Here’s an early Happy Rosh Hashanah to our Jewish readers! The rest of you are probably like, “Wait, what isthat?” Of course we’re gonna let you in on the fun too!
Rosh Hashanah is the Jewish New Year. Unlike the secular New Year, which as you know (we hope!) is January 1, the Hebrew calendar–which is lunar (moon) based, unlike the regular one–starts its new cycle in September each year. This year, Rosh Hashanah begins at sunset on September 16, 2012 and runs through nightfall September 18.
Fair enough, but what does it mean? Rosh Hashanah’s literal translation is actually “head of the year,” and it takes place during the first days of the Hebrew month Tishrei. Jewish people believe that God created the world during Tishrei, so Rosh Hashanah, occurring on the first days of the Tishrei, is pretty much seen within the religion as the whole world’s birthday. Pretty cool, right?
While the secular New Year is about partying (okay, and resolutions), Rosh Hashanah is still fun, but a bit more serious. In the Jewish religion, God decides who will live and die in the coming year during the time between Rosh Hashanah and Yom Kippur, which falls 10 days later. Heavy stuff! During those 10 days, Jews reflect on the previous year and try to repent for any wrongs they may have committed in hopes of finding themselves on God’s “good list.” Often Rosh Hashanah is a time for Jewish people to make up with anyone they’ve crossed, issue apologies, and make peace on any vendettas.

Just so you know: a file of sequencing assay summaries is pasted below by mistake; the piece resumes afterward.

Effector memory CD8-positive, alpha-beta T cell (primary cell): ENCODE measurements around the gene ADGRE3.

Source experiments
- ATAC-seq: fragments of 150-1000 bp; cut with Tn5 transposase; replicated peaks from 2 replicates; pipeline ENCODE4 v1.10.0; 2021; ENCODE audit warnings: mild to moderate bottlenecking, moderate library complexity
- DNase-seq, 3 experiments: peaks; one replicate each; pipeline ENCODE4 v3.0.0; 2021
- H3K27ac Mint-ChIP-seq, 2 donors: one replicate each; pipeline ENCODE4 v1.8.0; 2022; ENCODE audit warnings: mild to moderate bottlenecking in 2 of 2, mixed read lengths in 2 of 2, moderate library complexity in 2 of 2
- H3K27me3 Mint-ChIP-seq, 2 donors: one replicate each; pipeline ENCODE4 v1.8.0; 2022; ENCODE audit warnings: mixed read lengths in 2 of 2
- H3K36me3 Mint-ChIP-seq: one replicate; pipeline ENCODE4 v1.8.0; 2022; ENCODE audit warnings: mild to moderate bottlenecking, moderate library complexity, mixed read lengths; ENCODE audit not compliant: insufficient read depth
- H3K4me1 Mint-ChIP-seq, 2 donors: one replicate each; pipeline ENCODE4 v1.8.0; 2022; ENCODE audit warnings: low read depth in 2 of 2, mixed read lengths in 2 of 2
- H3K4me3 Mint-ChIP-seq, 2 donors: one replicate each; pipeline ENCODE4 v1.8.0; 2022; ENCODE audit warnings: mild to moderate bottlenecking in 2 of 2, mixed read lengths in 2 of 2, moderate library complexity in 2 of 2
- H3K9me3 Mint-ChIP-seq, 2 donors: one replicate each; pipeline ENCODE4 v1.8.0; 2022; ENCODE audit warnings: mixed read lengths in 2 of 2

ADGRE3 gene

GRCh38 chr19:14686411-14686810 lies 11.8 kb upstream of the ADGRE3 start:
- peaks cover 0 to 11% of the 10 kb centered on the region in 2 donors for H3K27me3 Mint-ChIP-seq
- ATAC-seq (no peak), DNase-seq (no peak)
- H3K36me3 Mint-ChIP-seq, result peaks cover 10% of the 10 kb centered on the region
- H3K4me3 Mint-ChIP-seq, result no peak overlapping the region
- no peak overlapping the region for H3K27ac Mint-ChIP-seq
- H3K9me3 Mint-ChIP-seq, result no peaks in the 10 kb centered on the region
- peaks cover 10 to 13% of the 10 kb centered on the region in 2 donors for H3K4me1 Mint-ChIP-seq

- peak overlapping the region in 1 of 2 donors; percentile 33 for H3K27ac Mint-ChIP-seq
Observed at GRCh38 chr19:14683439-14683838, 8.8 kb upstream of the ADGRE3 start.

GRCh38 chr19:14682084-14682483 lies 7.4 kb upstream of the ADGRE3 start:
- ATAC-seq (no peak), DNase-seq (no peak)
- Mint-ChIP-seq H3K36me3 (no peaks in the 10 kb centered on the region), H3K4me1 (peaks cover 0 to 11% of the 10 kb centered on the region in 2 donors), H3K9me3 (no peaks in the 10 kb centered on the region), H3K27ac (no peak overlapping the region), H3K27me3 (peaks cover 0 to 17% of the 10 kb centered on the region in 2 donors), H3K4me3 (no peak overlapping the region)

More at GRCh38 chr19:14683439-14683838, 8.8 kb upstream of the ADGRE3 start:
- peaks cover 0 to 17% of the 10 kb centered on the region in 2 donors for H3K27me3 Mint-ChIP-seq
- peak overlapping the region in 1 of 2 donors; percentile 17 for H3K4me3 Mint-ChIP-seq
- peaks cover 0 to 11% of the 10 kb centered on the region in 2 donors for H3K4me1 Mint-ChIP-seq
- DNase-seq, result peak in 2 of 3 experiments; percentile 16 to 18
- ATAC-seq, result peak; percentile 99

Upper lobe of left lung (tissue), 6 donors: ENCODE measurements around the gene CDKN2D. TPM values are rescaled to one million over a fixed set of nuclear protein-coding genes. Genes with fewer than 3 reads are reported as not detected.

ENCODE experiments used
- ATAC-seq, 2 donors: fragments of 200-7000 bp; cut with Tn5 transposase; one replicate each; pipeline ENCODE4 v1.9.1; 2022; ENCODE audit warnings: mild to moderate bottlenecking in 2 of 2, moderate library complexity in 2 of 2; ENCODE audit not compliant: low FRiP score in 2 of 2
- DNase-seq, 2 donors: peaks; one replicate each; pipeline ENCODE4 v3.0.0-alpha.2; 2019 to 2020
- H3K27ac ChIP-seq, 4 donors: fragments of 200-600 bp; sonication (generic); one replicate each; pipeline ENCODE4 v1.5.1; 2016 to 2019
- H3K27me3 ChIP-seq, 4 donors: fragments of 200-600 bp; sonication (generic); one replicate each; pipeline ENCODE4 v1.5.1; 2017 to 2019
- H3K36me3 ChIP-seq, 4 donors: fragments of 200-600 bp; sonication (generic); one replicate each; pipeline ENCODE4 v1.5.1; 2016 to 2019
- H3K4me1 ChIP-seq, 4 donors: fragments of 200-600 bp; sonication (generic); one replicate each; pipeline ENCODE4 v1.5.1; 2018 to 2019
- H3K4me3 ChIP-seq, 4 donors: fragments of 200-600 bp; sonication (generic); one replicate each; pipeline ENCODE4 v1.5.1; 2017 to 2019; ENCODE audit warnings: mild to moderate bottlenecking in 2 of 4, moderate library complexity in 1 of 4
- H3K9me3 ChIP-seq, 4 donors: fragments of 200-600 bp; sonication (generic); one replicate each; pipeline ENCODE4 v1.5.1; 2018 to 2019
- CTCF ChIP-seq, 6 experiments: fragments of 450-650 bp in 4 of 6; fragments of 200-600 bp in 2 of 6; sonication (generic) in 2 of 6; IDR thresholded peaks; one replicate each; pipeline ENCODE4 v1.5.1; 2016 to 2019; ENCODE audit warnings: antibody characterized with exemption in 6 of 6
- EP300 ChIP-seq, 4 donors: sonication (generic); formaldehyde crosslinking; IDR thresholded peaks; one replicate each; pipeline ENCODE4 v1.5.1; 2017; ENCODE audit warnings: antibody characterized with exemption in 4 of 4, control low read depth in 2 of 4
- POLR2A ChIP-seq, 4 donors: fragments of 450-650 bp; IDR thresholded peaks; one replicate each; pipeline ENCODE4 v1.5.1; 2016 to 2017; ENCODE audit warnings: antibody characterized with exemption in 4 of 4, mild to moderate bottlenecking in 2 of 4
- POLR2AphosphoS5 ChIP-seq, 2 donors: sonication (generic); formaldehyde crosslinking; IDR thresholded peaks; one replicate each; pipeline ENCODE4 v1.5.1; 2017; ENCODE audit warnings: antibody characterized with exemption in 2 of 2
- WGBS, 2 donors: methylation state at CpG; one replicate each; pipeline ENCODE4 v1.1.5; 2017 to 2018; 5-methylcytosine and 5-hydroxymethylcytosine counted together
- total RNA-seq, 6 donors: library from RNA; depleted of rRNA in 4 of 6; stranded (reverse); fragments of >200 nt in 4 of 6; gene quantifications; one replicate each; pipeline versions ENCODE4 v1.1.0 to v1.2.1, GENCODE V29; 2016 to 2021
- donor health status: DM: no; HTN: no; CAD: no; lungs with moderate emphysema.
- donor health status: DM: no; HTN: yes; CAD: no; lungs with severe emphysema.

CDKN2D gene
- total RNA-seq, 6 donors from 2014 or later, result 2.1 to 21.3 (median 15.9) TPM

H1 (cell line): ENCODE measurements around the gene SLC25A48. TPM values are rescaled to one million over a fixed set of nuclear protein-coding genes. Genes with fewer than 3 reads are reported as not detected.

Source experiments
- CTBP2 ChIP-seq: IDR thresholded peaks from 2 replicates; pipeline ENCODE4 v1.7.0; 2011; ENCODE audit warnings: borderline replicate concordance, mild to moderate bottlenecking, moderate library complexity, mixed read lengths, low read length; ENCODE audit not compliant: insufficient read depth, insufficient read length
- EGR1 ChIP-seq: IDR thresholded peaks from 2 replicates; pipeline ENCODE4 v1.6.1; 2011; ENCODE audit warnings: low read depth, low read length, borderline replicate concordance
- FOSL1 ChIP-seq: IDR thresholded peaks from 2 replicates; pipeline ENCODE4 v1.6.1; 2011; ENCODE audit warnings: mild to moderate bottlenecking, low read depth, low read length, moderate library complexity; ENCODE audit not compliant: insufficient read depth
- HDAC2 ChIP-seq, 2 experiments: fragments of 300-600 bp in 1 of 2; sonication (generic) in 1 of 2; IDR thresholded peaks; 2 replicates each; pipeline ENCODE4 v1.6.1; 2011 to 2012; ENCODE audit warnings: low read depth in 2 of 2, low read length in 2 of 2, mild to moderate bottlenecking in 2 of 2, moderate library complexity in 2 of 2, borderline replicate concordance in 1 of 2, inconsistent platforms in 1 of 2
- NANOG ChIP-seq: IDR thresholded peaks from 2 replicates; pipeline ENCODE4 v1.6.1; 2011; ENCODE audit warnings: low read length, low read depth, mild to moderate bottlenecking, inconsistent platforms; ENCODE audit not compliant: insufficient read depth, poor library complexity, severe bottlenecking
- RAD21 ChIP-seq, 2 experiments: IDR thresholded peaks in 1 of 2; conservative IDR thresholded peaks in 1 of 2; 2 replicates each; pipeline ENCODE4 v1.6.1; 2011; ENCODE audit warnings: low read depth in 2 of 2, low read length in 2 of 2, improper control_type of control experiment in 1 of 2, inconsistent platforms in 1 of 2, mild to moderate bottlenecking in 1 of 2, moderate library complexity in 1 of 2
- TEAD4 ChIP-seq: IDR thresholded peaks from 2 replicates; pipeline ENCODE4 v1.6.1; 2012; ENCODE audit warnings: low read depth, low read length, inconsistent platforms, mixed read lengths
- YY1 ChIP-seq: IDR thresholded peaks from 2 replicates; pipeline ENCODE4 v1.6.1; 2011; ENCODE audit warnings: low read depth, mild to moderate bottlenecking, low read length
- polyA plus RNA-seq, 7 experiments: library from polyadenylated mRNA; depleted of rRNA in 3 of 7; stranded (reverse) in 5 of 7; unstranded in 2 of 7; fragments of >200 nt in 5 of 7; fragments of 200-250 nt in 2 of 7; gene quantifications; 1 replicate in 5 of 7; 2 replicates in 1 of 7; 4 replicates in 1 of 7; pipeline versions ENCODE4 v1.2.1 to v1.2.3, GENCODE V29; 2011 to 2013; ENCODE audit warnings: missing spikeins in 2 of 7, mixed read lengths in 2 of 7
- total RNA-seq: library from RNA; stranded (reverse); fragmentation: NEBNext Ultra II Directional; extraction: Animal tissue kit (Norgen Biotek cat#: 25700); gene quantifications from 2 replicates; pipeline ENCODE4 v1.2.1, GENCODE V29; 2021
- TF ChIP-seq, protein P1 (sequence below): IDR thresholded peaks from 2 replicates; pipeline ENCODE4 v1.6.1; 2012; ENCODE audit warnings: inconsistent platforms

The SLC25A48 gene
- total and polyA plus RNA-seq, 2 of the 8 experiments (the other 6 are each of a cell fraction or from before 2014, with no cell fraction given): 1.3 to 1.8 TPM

You know how the secular New Year has the New Year’s baby? Rosh Hashanah’s got its own symbols. While none of them cry or look cute in a diaper, they’re still pretty cool. One of them is called a shofar, and it’s pretty much a horn, but a small one with more meaning than a regular one. Depending on how religious someone is and how they celebrate, it’s often blown a lot during Rosh Hashanah–think 100 times over two days–to remind everyone to reflect.
Other Rosh Hashanah symbols? Sweet stuff. Apples dipped in honey (yum!) symbolize a sweet New Year, and pomegranates are a biggie too, because legend has it that they have 613 seeds, which are seen as representative of the number of good deeds for the coming year. That’s a lot of kindness! Some Jewish people also have a Taslich ceremony in which bread is thrown into a body of running water to symbolize casting off one’s sins, though it’s not quite as common now as it used to be back in the day.
Are you celebrating Rosh Hashanah this year? Do you have any special traditions for Rosh Hashanah? Tell us in the comments!